The future is happening to the book business.
December 29, 2013
We have reached the end of another year and again, it has proven to be year of change. Many call it the effects of “disruptive technology” or what happens when new technologies unexpectedly displace an established technology. And while the revolution in publishing certainly continues to be disruptive, it also seems to advance in short, rapid spurts. For example, what works in January no longer works in April, and by June, the next “shiny new thing” has come and gone. What follows is my attempt to focus on the cycles of 2013 and what they mean for authors and publishers.
Discoverability and the SEO consultant
“Discoverability” became the catch word of 2013, as both authors and publishers realized the glut of self-published books means there’s a lot of noise and clutter out there. And with it came the elevated status of the “SEO consultant.” Suddenly authors are talking about Google Author ranking, the power of Google vs. Facebook ads, the constant tinkering Amazon does with its algorithms, and semantic search. Authors and publishers are searching for consultants and “doers” who can redesign their digital footprint so they can break out.
The problem is that, like many industries where consultants have become paramount, most of us (including me) don’t really know which consultants really have the goods and who’s just hawking their wares because it’s a growing and lucrative field. In fact, I’d really like someone to tell me what qualities and skills a worthwhile SEO consultant should have. I know it depends on what I want to do… so maybe I should start there. What does an author need to do SEO-wise to position themselves for growth? And who’s doing it well?
The SP author as a mini-business
The corollary to discoverability and SEO is one that you’ve heard before. As more authors self-published in 2013, the bar for professionalism was continually rising. Which means that one of the advantages of SP—the low cost of entry—might not be the best way to break in. Covers, conversions, distribution, marketing, print, ebook, websites, blogs—all of these tasks and activities require more care and thought than they did the year before. I’ve realized I can’t do it all myself, and I find myself hiring people who can. Which means I’m functioning as a small business. It also means I’m investing more money. So far, so good: sales are keeping up. But I’m very conscious of what my ROI is and the upper limits to my investment. Geez…I’m even using more business terms… who would have thought?
Now it works, now it doesn’t…
Traditional marketing is dead, digital marketing is king, and if you don’t keep up with all the changes, you’re already several steps behind. Last January Book Bub was the newest, shiniest thing since sliced bread. By December people were saying maybe not so much. Other promotional sites come and go, all with a different strategy that sounds great on paper, but may not yield results. At least yet. Articles on the long tail of marketing counsel patience, but most of us are still looking for the short burst of glory that will push books and get us noticed. And don’t get me started on the changes with Facebook.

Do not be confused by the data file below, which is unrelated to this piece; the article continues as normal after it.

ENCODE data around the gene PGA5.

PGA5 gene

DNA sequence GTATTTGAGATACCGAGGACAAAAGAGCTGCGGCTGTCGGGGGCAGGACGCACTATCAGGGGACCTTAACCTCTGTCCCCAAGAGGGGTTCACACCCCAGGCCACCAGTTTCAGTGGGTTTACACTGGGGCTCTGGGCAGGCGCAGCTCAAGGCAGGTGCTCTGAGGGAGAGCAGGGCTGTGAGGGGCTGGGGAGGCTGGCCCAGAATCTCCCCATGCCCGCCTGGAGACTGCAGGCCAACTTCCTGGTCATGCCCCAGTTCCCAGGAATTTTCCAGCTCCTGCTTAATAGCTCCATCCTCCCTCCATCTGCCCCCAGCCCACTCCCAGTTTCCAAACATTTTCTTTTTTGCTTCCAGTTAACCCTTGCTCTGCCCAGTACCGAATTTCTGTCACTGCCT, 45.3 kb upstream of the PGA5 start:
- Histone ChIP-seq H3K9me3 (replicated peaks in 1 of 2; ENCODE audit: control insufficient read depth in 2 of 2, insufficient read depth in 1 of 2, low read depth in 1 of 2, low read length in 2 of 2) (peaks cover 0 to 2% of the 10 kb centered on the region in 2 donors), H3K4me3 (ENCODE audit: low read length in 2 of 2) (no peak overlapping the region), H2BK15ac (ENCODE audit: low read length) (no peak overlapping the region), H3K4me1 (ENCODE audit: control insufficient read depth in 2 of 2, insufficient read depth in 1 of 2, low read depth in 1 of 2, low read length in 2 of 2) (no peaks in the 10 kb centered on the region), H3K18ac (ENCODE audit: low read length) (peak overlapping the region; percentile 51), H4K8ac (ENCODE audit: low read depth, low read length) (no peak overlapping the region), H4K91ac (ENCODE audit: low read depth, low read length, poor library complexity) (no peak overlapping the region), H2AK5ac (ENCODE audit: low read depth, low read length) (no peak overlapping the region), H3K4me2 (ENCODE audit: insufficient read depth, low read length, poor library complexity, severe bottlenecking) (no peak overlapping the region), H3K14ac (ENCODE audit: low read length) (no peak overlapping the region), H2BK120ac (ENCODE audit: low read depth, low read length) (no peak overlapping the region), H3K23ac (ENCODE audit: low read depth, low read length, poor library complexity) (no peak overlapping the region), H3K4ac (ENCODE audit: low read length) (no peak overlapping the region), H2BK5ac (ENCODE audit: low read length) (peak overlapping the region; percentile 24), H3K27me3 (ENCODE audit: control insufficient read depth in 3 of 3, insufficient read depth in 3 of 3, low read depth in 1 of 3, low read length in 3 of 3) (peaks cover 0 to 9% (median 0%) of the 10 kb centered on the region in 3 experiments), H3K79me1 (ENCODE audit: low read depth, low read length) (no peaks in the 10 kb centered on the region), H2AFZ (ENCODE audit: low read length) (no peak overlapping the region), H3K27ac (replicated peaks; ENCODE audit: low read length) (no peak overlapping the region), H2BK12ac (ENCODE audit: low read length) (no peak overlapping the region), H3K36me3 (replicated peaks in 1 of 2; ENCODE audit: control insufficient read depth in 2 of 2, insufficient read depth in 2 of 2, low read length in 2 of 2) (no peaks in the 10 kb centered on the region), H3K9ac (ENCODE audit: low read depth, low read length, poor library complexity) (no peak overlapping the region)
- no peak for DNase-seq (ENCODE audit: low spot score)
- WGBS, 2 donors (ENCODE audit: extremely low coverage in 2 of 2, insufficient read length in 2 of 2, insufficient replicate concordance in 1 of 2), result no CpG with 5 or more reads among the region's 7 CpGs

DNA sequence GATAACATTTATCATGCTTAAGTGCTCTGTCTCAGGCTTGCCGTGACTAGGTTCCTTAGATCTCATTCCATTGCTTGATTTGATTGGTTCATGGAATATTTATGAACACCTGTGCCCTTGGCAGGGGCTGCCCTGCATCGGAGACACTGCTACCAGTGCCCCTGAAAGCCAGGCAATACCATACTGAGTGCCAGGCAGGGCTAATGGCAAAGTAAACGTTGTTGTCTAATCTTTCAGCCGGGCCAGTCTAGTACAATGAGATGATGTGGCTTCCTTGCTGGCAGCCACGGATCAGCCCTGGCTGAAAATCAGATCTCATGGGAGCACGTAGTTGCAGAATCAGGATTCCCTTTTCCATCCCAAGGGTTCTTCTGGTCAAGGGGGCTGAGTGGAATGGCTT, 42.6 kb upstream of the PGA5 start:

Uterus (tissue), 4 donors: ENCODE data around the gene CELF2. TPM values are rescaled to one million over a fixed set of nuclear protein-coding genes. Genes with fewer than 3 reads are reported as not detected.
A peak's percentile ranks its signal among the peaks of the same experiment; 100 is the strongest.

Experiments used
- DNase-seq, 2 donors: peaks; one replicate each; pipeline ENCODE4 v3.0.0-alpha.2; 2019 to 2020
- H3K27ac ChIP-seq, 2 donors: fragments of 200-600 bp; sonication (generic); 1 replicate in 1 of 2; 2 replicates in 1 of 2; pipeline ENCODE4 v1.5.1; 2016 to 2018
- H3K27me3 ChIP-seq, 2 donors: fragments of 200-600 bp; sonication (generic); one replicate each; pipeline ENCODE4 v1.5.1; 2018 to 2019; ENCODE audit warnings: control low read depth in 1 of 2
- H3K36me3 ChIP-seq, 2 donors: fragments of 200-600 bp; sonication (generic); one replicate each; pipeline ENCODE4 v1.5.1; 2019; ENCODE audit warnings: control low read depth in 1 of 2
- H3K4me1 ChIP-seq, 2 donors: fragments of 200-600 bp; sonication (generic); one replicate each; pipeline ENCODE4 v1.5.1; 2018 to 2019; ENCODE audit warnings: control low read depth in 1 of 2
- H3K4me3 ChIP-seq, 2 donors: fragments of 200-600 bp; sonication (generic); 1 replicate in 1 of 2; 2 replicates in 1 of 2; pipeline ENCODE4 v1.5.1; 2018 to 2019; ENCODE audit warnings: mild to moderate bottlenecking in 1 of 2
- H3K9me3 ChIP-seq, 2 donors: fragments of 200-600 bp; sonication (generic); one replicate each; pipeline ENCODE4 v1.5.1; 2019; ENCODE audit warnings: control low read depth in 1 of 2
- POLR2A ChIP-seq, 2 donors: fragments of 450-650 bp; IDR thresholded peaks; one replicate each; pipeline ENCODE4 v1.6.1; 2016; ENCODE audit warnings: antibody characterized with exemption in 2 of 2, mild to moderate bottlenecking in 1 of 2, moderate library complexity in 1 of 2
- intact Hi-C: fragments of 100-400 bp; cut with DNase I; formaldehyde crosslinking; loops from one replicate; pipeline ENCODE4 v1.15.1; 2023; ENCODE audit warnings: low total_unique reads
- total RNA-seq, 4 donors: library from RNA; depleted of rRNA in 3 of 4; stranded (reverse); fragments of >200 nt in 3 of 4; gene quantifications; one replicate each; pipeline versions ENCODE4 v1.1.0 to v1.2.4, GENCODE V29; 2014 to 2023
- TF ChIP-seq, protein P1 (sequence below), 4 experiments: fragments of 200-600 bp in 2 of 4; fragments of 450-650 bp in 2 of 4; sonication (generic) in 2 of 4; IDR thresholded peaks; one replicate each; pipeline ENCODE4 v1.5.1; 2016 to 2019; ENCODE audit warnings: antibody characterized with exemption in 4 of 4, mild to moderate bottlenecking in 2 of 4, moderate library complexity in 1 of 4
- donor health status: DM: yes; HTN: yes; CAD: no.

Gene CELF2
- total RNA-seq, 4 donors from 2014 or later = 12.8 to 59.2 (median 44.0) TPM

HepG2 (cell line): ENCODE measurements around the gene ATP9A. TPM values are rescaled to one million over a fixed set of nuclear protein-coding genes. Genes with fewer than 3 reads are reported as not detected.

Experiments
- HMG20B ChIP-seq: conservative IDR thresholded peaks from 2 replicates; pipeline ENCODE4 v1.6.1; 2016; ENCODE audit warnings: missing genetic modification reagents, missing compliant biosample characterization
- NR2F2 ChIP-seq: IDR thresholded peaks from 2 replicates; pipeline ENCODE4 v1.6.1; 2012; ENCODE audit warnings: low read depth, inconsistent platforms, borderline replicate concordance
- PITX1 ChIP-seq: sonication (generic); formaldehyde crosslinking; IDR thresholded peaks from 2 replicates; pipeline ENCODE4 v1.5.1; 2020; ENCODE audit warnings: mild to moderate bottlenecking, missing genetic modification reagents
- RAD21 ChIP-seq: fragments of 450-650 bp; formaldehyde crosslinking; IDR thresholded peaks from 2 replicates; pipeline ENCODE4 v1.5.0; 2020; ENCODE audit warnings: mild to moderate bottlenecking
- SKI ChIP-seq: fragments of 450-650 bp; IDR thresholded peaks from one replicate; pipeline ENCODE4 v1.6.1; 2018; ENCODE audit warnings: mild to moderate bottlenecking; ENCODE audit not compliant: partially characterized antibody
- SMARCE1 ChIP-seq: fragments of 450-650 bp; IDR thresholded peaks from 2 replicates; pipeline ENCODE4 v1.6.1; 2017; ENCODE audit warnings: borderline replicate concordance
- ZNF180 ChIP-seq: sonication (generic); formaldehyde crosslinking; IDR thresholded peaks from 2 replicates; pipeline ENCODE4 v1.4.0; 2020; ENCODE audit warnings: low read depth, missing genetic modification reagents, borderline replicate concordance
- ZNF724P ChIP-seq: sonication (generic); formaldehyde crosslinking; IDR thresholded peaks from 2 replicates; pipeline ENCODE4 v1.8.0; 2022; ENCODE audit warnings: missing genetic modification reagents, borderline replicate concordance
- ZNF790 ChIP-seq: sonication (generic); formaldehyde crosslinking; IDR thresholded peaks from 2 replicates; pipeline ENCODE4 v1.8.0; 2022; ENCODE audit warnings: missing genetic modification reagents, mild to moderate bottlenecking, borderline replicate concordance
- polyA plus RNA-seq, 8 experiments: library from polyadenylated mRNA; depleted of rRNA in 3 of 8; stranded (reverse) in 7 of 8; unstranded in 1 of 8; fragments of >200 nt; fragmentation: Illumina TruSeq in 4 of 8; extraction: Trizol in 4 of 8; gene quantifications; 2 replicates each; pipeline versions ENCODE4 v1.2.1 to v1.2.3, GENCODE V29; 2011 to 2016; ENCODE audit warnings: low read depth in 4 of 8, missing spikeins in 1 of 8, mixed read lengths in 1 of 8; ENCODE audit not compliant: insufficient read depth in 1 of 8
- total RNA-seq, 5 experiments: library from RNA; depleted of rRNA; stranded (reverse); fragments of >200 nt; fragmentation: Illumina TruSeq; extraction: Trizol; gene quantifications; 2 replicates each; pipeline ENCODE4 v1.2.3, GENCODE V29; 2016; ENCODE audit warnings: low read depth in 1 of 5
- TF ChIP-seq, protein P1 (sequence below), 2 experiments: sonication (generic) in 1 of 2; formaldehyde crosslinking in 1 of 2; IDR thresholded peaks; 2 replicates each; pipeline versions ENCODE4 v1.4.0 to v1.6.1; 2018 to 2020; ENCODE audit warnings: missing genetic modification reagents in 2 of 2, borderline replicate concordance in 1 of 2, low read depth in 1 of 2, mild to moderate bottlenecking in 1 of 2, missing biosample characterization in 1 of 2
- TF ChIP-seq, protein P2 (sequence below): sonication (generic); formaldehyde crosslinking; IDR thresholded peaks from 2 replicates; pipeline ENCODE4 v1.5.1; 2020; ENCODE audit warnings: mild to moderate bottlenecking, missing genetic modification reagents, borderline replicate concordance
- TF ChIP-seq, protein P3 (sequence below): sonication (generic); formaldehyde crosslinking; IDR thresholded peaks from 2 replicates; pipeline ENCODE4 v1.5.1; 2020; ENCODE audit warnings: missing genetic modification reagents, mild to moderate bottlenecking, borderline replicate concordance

Writing too much and fast
Although many writers will (and have) disagreed with me, I still believe writing and publishing multiple books too quickly will backfire. You exhaust yourself. Quality can drop. And sales of those other books may not be as robust as you hoped. Most of all, though, you can easily lose your way, writing with a market goal in mind instead of from the heart. And if you fall out of love with writing, where are you?
The second generation and the rise of Mobile
It looks like we’re into the second generation of self-publishers, where the writers who were stars in 2008-2009 are realizing it’s not that easy to maintain their positions. A steady stream of new writers have surfaced and are capturing the market. Do you ever feel like a rat in a cage? There are days I do.
Along with the need to be a nimble marketer is the rise of Mobile. Some studies say that people shop more via their mobile phones and tablets than on desktop computers. An author who doesn’t have a dynamic website that looks good on all devices ought to think about developing one. Lots of folks read on their tablets as well, and apps that facilitate both the purchase and display of books have seen their fortunes rise.
Painful price squeezes, old-style models, trolls
Traditional publishers have lowered their prices significantly, especially over the holidays. This, after saying they would never stoop to the lower price model. Is it a permanent situation? Who knows? But it does make the competition at the $5.00 and under level even more cut-throat.
Speaking of traditional publishing, they still don’t seem to understand they’re clinging to a model that no longer works. Or if they do, they haven’t quite figured out how to turn the ship around. But I think 2014 we’ll see some new moves. I think the Big 5 will start selling ebooks from their own portals and websites. Which, in turn, may start a flood of authors doing the same. Should be interesting.
People can be anything they want on the internet, including mean spirited. Internet anonymity means people are more apt to make negative comments and post 1-star reviews. While their effect is probably negligible in the long run, it is hurtful, even cruel.
Predictions for 2014?
While there was still a lot of sturm und drang about Amazon in 2013, they are still hard to beat. Their displays, their search function, customer service, and prices are unsurpassed, especially for books. One takeaway from 2013? Maybe it’s time to stop the hate-mongering and learn to work through and with them. I think Jeff Bezoz had a point when he said, “Amazon isn’t happening to the book business. The future is happening to the book business.”